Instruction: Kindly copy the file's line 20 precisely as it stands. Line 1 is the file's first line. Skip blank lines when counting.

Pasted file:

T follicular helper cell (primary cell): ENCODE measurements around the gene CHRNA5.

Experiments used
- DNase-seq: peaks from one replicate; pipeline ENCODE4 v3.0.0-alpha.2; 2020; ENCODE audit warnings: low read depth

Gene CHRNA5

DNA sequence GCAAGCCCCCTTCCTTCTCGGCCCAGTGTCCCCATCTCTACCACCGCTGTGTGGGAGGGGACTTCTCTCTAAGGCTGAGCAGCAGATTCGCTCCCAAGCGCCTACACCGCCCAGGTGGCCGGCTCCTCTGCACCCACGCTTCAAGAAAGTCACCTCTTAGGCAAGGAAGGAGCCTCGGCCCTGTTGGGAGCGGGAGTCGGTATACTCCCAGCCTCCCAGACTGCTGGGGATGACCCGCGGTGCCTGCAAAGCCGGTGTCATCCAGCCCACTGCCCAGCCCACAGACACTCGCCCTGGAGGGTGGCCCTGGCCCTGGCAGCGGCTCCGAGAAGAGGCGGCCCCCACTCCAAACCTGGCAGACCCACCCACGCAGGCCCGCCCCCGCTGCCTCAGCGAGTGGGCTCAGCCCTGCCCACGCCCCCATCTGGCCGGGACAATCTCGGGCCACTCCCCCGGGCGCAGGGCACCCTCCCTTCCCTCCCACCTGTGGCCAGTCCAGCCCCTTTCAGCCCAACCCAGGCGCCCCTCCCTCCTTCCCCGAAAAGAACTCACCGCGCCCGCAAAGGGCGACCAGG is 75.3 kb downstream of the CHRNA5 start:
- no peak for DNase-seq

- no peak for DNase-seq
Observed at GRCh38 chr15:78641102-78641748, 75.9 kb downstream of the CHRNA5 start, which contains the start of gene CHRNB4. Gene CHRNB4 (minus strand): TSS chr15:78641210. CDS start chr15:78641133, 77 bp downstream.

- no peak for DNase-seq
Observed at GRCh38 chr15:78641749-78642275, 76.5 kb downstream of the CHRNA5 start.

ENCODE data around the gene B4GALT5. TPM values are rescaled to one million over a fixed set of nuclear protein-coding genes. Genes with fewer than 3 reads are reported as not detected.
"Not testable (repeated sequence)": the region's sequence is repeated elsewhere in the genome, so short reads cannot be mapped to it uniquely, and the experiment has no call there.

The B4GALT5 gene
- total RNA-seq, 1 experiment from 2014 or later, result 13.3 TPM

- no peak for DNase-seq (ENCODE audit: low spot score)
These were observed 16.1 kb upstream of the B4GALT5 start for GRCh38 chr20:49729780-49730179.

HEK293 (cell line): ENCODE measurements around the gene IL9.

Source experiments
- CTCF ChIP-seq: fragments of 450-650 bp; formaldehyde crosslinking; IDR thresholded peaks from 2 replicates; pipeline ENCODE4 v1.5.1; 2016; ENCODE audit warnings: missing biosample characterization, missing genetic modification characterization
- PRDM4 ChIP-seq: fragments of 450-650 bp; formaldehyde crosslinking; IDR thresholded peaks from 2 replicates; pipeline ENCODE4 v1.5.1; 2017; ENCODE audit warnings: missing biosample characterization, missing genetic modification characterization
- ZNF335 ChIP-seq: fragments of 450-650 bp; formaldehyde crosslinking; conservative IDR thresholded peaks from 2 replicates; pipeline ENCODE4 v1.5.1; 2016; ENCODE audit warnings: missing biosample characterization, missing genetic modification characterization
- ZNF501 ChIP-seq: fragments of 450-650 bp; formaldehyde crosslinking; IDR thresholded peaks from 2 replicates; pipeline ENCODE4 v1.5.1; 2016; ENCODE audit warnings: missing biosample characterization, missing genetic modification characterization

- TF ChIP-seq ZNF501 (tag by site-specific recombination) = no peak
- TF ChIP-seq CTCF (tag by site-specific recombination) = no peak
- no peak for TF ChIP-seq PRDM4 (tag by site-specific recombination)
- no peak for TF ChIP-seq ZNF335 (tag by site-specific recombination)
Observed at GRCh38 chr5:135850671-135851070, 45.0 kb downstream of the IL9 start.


- PRDM4 ChIP-seq: fragments of 450-650 bp; formaldehyde crosslinking; IDR thresholded peaks from 2 replicates; pipeline ENCODE4 v1.5.1; 2017; ENCODE audit warnings: missing biosample characterization, missing genetic modification characterization